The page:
We had a lovely visit with our friends. This was the first time I had seen their apartment since they had renovated it. The apartment was lovely. Huge windows, full of light, generously proportioned with a fireplace in the dining room and the living room. The dining room was banquet sized with an elaborately painted ceiling, original to the building. The rooms all had stunning plaster moldings. High ceilings, hardwood floors, the works. It also had an interesting arrangement I've noticed in other Oslo apartments. The front hall is self contained and differently floored -- tile, I think. It is closed off by doors from the rest of the apartment, which makes sense when you consider the cold winters they endure in Norway.

The building is rather historic, built in 1889 by Henrik Bull (link is to a Norwegian language biography but it does have some nice pictures, partial English langauge bio here), a famous Norwegian architect. I think that this must have been one of Bull's first commissions since: "Henrik Bull etablerte sin egen arkitektpraksis i Kristiania i 1888. . ." Or, he established his own architectural practice in Oslo in 1888. Bull went on to build a lot of well known buildings in Oslo, including the National Theater and the Historical Museum.

It was quite cool to visit a building he designed.

Cool, by the way, being the operative word under the right conditions since the building lacked any central heating system.

After lunch, my sister in law spirited the kids away to see Ice Age II, in Norwegian, while I browsed my way back up the main shopping drag to take the train back to my in-law's house.

It was a lovely afternoon, spent in the company of dear old friends, in a beautiful apartment with an impressive historic pedigree. And they served beer. Really, how much more could you ask for? And before you do, let me note that my friend's mother served homemade lemon ice-cream that the children devoured.

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BatterBatterBatter, Swing, Batter

Saturday began without direction, without plans, without any ambition other than to have no plans, no direction and no ambition. We were planned out, the Viking Bride and her dashing consort (that'd be me, in case you weren't sure), and still somewhat tired from the trip. The children and I were enjoying a quiet breakfast together en trois when I happened to notice a small advertisement in the local paper for an event that evening. I seized on it as a sign from above, as inspiration striking, and so, in a move not necessarily calculated to endear me to my bride, I picked up the phone and invited my parents to come out with us that night. Then I bought me some tickets.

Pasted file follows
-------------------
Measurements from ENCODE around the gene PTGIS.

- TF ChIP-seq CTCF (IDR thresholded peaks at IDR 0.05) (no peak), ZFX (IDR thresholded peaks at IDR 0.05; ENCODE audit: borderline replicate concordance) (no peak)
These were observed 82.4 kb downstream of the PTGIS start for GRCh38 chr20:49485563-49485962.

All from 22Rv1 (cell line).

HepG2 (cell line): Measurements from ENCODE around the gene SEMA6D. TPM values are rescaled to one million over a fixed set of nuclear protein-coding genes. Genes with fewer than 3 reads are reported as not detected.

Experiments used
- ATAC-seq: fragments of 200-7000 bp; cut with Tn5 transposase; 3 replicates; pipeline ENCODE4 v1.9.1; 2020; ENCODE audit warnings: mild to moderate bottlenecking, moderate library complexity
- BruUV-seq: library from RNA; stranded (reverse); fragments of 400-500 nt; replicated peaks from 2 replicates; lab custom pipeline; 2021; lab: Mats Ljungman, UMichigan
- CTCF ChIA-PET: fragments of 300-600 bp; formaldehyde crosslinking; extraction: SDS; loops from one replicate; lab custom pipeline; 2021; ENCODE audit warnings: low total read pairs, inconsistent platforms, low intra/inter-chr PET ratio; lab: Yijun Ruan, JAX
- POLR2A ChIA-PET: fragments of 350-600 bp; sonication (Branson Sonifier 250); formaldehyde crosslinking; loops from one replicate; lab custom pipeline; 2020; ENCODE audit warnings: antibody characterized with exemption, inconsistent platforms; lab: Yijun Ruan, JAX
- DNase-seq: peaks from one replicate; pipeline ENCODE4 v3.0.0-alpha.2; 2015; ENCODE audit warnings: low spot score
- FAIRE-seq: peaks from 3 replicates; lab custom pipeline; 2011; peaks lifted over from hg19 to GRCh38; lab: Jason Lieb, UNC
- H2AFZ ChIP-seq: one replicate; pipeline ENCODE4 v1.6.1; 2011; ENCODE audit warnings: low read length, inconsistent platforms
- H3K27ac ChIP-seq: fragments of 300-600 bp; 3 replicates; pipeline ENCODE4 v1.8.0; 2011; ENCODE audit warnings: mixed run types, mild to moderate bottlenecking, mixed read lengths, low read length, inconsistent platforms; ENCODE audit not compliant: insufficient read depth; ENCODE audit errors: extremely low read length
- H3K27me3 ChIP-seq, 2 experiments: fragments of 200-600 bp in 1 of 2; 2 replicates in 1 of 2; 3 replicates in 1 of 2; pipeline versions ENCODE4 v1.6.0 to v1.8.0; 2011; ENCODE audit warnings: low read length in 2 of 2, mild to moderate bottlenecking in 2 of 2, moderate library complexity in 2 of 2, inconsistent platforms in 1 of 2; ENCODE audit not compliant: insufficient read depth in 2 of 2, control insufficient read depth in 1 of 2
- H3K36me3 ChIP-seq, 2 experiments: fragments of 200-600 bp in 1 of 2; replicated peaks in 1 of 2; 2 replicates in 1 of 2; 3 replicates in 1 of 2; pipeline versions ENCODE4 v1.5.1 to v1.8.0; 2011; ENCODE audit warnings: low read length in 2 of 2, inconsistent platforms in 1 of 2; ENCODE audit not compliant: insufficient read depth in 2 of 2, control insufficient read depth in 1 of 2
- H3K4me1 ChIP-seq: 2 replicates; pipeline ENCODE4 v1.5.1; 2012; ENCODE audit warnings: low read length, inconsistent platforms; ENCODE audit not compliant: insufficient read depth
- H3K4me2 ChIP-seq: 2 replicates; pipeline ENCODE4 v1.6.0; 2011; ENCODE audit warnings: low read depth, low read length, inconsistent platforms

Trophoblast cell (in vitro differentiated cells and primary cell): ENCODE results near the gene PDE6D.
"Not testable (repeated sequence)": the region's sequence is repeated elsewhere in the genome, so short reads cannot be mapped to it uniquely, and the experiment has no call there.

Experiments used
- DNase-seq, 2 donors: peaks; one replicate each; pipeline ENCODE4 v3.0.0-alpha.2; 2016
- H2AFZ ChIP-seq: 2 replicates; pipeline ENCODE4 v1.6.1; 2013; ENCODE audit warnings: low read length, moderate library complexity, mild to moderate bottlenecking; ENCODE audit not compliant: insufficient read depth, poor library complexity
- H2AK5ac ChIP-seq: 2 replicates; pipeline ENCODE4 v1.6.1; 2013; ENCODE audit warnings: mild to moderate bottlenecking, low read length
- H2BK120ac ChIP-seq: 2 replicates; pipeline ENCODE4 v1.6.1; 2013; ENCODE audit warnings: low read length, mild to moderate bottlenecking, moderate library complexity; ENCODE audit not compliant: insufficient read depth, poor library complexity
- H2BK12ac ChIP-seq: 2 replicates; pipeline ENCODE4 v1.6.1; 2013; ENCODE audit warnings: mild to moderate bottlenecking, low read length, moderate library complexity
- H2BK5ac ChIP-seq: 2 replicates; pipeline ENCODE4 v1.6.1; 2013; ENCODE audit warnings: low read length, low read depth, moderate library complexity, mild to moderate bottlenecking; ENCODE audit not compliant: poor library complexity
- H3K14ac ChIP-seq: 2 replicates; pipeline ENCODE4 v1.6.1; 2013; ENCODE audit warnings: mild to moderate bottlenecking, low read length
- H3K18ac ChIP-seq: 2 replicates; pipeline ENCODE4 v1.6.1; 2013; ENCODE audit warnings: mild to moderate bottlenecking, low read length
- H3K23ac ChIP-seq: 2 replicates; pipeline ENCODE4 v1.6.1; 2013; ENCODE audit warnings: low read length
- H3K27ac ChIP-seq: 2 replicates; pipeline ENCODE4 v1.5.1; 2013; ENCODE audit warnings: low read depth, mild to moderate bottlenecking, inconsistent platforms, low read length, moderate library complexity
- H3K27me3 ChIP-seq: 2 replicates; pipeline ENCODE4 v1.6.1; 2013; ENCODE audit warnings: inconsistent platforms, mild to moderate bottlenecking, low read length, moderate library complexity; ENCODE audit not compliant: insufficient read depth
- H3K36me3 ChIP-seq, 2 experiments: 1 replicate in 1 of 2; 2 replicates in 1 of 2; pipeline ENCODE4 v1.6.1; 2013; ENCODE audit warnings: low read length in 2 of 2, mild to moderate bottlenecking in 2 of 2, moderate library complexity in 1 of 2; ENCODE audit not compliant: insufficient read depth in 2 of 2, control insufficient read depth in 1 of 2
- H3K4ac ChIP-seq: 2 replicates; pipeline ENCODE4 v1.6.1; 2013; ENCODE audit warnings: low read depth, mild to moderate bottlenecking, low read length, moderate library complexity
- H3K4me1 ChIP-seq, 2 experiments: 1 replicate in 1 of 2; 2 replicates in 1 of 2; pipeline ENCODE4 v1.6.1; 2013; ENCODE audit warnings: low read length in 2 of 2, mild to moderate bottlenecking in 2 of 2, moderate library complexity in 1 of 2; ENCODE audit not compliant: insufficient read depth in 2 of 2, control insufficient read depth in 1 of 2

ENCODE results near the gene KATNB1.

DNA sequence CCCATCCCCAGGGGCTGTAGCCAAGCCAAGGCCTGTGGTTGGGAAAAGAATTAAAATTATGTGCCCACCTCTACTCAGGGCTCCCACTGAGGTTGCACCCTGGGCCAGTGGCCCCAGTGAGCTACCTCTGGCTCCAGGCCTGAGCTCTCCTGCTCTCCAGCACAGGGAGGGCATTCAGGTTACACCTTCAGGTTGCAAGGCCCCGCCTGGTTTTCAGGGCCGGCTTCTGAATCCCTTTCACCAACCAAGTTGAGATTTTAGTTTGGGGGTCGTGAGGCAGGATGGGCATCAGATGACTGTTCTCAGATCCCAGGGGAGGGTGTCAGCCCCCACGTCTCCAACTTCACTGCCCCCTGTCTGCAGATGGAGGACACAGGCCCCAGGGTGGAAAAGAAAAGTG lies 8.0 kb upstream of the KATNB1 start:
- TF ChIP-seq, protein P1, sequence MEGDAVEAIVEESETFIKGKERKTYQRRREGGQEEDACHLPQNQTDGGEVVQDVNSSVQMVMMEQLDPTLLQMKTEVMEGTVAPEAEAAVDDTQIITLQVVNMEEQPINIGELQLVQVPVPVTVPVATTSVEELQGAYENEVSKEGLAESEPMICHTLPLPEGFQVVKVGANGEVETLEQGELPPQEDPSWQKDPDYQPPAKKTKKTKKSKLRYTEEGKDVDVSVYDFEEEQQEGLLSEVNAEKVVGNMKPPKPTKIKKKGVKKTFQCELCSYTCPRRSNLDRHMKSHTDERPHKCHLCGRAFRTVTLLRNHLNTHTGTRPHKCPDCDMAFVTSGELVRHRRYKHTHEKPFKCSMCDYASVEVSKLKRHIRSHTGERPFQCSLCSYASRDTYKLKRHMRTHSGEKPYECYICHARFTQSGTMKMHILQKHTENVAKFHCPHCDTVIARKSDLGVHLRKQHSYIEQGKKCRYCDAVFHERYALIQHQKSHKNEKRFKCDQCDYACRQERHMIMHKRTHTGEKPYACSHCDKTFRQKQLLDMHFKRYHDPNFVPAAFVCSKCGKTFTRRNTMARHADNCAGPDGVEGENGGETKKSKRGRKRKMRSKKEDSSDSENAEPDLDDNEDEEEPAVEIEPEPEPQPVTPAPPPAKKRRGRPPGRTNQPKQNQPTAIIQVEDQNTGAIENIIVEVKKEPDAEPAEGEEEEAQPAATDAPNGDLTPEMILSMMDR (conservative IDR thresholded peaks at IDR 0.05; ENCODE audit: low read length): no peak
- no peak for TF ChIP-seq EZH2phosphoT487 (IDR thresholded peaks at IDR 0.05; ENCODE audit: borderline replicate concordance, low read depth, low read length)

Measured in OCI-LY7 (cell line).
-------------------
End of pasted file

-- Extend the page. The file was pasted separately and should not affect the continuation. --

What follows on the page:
Now, before I get to the main event, taking this as it came that day, we first had to hit the pool/ beach, as the weather was gawgeous. So we did. And then came naps for the kinder. And then, why then we headed off to bring the children to their first ever minor league baseball game.

bluefish logo.gif

Go, Bluefish!

There is something magical about minor league baseball. It was a lovely summer night, not too hot, cooling breezes, cold beer, hot dogs, and splendid seats five rows behind home plate on the first base side. We also had a view of the train tracks so the Boy Child could continue to shout, with great excitement, TRAIN!, every time a train went by. We had hot peanuts and the kids sampled cracker jacks for the first time. It was also kid hat giveaway night, which both puzzled and delighted them. The mascot was not as big a hit -- the teeth on that fish were just a bit too long for the comfort of the Boy Child.

But just sitting there, teaching the kids to yell, batterbatterbatter, swing, batter, was worth it. Even my father had a good time.

There is something wonderful about minor league ball, with the potato sack races and spin around the bat until you're dizzy races, and the giveaway Ct. Light and Power t-shirts they fling into the stands. Something so downright delightfully hokey, such a fun combination of not too serious marketing with the national pastime. I don't know, just sitting there in the stands of this intimate little stadium was uplifting. I tell you, baseball is healing.

My wife wants to go back for our next date night.

By the way, I think I had the nicest compliment from the Girl Child as I tucked her into bed last night. I asked her if she had a nice weekend (we also went to the pool and then a local fair to ride the rides on Sunday -- that we me petrified of heights climbing up the huge slide stair case to ride down with the Boy Child -- he was fine, I was terrified) and she said: "Pappa, it was the best weekend ever!" Take that, working parent guilt! Hah!

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July 07, 2006

How I spent my summer vacation, installment 1

I suppose I feel a little like talking about how I spent my summer vacation. I do not intend this to be a blow by blow account. I am, as always, writing for my own pleasure, because I enjoy seeing the words dance across the screen, because I wish, by writing, to try to better fix the memory of what transpired. In fact, I lack the time to recount everything in this one entry so I will just get some of the beginning bits down. So, to the substance.